Rapaport Magazine
Cover Stories

Jewels to Empower

A movie star, glamourous jewels and a good cause all came together in Gemfields’ Project Blossoming.

By Amber Michelle

Actress Chitrangda Singh wearing a necklace by Anmol Jewellers, Mumbai; dress by Dior. Creative direction and styling by Nikhil Mansata.
Photographer: Riddhibrata Burma for Nanhi Kali and Gemfields.
As an industry that caters mostly to women, it is appropriate that jewelers do their part to make the world a better place for women, not just through creating jewelry that is a beautiful adornment, but as a way of helping women to have a brighter future. One of the countries where women need the most help is India.
   According to a recent Thomson Reuters global poll, India is the worst country for women among the G20s due to several issues, including infanticide, forced child marriages and domestic slavery. Another Thomson Reuters poll found that India is the fourth most dangerous country in the world for women.
   One of the ways to help women become more empowered is to provide them with an education when they are girls. Today over 50 percent of girls growing up in India do not get to complete their education due to lack of opportunity, gender stereotyping and domestic pressures, according to the Indian Planning Commission.
   In an effort to increase education of girls in India, miner Gemfields partnered with Project Nanhi Kali. The result was Project Blossoming, a philanthropic partnership with ten of India’s most important jewelers. The idea is that by creating rare and exquisite pieces of jewelry, funds will be raised to provide support for girls in India.
   Established in 1996, Project Nanhi Kali has a mission to provide quality education to underprivileged girls in India. Jointly managed by the K.C. Mahindra Education Trust and Naandi Foundation, the project reaches out to over 90,000 girls across nine states in India, covering some of the most deprived, remote and difficult regions of the country. The project ensures that underprivileged girls gain access to quality education by providing academic support, material support and social support that also involves counseling parents and the community on the importance of issues related to education for girls and gender equality.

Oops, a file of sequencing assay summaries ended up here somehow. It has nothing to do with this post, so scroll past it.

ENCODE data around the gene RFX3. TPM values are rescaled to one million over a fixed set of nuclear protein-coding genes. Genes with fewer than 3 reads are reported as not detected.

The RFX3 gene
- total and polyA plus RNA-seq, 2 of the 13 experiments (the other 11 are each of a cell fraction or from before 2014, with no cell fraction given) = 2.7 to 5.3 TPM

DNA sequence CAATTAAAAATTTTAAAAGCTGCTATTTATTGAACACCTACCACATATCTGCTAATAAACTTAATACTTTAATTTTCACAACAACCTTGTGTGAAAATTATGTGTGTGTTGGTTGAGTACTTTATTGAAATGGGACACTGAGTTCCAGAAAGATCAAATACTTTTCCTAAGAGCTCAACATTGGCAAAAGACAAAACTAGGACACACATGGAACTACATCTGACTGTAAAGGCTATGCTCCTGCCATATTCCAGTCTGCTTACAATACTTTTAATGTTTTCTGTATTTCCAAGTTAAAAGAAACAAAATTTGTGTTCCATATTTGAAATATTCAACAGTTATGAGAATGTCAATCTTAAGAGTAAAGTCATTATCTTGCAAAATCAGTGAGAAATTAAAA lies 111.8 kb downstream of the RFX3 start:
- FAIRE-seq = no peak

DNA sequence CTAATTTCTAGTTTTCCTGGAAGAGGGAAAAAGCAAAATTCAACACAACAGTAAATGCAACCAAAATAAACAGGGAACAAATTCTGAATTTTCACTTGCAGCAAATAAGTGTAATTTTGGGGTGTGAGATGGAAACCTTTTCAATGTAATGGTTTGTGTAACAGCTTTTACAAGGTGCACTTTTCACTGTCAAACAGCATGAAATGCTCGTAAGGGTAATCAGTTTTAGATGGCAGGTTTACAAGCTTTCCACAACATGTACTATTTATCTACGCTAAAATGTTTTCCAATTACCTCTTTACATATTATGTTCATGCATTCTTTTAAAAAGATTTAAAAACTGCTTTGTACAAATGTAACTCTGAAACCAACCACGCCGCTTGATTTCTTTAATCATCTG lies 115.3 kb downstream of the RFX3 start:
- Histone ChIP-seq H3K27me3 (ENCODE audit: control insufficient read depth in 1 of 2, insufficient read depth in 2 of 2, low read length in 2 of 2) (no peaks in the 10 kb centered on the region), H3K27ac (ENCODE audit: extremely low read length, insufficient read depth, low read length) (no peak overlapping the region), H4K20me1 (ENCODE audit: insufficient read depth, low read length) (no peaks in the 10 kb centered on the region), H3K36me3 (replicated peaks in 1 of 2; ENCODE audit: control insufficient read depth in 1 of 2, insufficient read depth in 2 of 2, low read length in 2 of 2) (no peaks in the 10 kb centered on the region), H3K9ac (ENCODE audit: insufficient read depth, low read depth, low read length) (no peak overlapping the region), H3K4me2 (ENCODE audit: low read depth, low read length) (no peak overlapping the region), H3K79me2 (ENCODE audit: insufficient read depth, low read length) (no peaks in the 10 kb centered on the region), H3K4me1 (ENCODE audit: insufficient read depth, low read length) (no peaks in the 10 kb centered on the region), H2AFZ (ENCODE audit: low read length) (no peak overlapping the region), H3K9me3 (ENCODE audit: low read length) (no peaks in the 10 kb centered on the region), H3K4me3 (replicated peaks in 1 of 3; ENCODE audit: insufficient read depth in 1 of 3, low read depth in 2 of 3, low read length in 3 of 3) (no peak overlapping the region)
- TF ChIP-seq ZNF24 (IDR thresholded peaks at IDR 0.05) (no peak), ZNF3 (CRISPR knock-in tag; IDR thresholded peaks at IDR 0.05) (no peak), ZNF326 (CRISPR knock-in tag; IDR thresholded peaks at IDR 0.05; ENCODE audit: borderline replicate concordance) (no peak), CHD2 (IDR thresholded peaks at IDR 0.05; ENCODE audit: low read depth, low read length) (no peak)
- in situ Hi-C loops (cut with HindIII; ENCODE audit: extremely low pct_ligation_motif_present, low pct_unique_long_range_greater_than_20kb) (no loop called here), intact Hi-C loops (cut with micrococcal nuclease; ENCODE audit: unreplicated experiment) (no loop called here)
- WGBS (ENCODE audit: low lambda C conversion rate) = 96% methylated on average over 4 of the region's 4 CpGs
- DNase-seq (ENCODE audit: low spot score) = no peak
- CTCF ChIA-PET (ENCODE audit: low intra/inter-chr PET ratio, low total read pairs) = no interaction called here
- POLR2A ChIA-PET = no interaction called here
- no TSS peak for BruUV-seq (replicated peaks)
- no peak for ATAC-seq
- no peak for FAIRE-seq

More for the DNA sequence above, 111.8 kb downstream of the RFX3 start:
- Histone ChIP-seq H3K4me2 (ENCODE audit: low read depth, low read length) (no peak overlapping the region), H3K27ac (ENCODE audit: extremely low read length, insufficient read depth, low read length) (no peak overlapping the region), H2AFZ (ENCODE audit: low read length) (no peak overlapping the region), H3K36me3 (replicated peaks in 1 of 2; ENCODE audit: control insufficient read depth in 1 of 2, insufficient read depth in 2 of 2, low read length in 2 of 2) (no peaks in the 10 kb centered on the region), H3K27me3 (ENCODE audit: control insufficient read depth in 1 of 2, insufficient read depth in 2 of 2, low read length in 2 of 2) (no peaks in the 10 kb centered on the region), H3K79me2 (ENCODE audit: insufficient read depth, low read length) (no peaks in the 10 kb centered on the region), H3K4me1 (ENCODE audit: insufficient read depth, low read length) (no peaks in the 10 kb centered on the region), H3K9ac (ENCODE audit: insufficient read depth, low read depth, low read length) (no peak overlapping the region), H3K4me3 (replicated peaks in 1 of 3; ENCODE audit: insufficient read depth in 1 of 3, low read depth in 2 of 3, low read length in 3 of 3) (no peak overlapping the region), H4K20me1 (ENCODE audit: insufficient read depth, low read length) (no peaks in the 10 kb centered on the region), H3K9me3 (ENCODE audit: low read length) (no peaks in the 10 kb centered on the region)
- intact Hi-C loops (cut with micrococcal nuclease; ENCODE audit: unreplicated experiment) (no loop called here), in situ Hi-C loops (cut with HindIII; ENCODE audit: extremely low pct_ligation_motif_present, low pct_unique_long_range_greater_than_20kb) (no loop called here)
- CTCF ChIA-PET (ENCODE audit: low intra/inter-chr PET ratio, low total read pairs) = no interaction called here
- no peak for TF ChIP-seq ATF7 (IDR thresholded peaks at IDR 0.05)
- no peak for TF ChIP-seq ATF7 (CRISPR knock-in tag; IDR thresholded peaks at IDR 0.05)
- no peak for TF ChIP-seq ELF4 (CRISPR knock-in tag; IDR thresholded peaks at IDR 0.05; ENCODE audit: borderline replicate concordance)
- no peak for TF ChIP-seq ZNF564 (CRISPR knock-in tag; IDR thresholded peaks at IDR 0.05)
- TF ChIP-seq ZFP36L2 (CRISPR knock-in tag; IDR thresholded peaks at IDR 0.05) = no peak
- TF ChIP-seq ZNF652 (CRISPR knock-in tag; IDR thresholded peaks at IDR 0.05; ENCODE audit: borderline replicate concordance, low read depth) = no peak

Ten jewelry designers from various cities in India stepped up and created very special pieces to raise funds for Nanhi Kalis through Project Blossoming: Hazoorilal and Mirari, New Delhi; Anmol Jewellers and Moksh, Mumbai; Amrapali, Jaipur; Talwarsons Jewellers, Chandigarh; Tibarumals Jewellers, Hyderabad; Lala Jugal Kishore Jewellers, Lucknow; Abaran, Bangalore and Narayan Jewellers, Vadodara.
   “I am delighted with the response we received from this philanthropic project,” said Ian Harebottle, Gemfields chief executive officer (CEO). “Its success has made our resolve even stronger to do more in the coming years in India.”
   The Project Blossoming Collection of jewelry was recently auctioned by Christie’s in Mumbai. The pieces used emeralds from Zambia and rubies from Mozambique, all sourced from the mines of Gemfields. The auction reached its goal of raising sufficient funds to provide an education for 2,500 underprivileged girls for one year.
   “Project Blossoming has been such an inspiring initiative,” says Sheetal Mehta, trustee and executive director, K.C. Mahindra Education Trust. “The auction has managed to raise an astounding figure, which I am sure will bring smiles and give hope to many young girls.’
   The glamourous event was held in the Regal Room of the Trident Hotel in Mumbai. In addition to the Who’s Who of Indian society, Project Blossoming Ambassador and actress Chitrangda Singh was in attendance. One of Indian cinema’s most acclaimed actresses, she is also the embodiment of the modern, educated and empowered Indian woman. “As India develops and society evolves, we owe it to our daughters to allow them opportunities,” concludes Singh. “As a public figure, it is a privilege for me to be involved in Project Blossoming — I am aware of my responsibility to young girls and through the sale of these extraordinary pieces of jewelry, I hope that we can make a real difference in the lives of many.”

Article from the Rapaport Magazine - July 2014. To subscribe click here.

Comment Comment Email Email Print Print Facebook Facebook Twitter Twitter Share Share
© Copyright 1978-2016 by Martin Rapaport. All rights reserved. Index®, RapNet®, Rapaport®, PriceGrid™, Diamonds.Net™, and JNS®; are TradeMarks of Martin Rapaport.
While the information presented is from sources we believe reliable, we do not guarantee the accuracy or validity of any information presented by Rapaport or the views expressed by users of our internet service.